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I did compliment him on the nice thing he had done for his boss. I did congratulate him on 5 months coming up on 6 of sobriety. He let me, and smiled, and even modestly let slip a few other nice things he had done for his friends and roommates.

And it wasn't true, any of it.

He wasn't coming up on 6 months. I am sure he has been drinking for more than 4 or 5 days; I smelled it on him early last week and then chided myself for believing the worst.

After I posted the above, he called me and told me the detox unit was full and wanted to stay here just one night. I told him no. I found out today that detox wasn't full, he was too drunk to be admitted and they sent him to the hospital. The hospital took his BiPolar (BP) and told him to go back to detox.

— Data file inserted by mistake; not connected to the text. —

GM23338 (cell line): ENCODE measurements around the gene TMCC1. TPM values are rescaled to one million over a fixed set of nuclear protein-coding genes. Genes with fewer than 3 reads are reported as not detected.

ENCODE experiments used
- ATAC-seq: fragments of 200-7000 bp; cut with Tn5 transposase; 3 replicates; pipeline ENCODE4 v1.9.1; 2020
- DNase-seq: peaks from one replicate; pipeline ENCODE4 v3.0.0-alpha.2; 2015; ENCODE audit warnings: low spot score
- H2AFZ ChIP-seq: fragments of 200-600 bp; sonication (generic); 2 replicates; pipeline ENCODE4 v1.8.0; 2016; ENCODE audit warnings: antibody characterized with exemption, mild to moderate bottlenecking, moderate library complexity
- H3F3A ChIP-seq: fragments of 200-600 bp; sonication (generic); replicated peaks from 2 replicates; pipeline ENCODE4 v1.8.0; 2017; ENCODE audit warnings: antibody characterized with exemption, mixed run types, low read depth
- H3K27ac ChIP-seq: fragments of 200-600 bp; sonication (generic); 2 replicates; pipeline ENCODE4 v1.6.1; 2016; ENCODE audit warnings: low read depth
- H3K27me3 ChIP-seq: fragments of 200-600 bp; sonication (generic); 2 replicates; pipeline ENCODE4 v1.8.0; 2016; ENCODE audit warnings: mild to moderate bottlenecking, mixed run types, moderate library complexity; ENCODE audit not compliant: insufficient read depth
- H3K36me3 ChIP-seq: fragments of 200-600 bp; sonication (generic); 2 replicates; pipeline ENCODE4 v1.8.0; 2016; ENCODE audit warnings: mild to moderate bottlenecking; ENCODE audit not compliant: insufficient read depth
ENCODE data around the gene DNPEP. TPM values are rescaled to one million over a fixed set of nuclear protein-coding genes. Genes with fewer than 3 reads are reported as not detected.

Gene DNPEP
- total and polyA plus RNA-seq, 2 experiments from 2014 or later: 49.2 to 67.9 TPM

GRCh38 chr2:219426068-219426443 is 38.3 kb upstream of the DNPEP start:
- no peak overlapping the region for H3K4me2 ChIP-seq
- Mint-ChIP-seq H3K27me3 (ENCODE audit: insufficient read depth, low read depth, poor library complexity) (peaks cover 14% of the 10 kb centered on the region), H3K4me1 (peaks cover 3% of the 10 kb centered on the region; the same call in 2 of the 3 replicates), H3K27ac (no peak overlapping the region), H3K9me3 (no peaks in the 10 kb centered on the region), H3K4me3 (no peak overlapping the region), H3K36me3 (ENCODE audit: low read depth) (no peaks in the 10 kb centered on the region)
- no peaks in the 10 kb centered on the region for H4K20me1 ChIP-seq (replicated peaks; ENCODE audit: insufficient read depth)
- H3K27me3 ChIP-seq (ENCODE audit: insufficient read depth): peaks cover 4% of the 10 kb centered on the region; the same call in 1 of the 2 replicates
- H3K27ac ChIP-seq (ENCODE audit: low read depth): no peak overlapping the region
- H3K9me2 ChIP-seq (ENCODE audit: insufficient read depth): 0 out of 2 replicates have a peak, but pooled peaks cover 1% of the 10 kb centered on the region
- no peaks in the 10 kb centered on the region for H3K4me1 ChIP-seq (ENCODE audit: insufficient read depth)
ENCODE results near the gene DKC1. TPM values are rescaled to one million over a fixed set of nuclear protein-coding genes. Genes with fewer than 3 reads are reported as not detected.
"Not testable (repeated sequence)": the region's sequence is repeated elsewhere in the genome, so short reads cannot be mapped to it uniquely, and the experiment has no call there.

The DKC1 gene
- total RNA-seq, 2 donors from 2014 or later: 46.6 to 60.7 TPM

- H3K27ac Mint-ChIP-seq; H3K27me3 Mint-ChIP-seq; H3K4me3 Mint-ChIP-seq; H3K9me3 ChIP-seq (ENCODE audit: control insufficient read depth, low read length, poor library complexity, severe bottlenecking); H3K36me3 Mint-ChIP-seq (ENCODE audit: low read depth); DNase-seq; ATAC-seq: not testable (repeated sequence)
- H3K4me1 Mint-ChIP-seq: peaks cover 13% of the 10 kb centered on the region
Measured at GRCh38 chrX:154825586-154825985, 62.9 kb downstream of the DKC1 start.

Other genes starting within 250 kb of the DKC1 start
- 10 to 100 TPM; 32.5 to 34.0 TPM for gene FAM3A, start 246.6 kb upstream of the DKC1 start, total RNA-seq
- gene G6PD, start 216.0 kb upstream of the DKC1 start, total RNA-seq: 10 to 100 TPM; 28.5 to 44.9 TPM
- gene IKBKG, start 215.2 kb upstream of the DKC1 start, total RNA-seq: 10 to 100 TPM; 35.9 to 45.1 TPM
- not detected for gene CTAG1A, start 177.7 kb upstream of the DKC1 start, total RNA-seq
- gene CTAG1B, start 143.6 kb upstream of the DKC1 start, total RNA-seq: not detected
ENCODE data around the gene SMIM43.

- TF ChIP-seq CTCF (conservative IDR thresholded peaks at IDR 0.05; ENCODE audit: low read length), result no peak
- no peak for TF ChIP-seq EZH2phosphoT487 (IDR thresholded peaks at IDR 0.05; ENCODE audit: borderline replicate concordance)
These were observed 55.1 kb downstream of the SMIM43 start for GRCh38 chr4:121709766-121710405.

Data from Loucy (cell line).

He would have gone with us on this trip and left us to deal with his drinking and/or withdrawal (because he has no money, because he was lying about his job situation too) when we were 1o00 miles from home and could do nothing about it.

Maybe the praise contributed, maybe the upcoming trip set him off. All of the things you all pointed out make sense. I don't know.

I'm just SO TIRED of not being able to just...be NICE without worrying about the fallout.

You are right, Cedar. It is bittersweet. I am at least very grateful I am not dealing with his drama on this trip. But I am still really torqued and so very sick of the lies.

Anyway, hope everyone has a lovely weekend.


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Oh Albatross, I'm so sorry to hear it.

I'm just SO TIRED of not being able to just...be NICE without worrying about the fallout.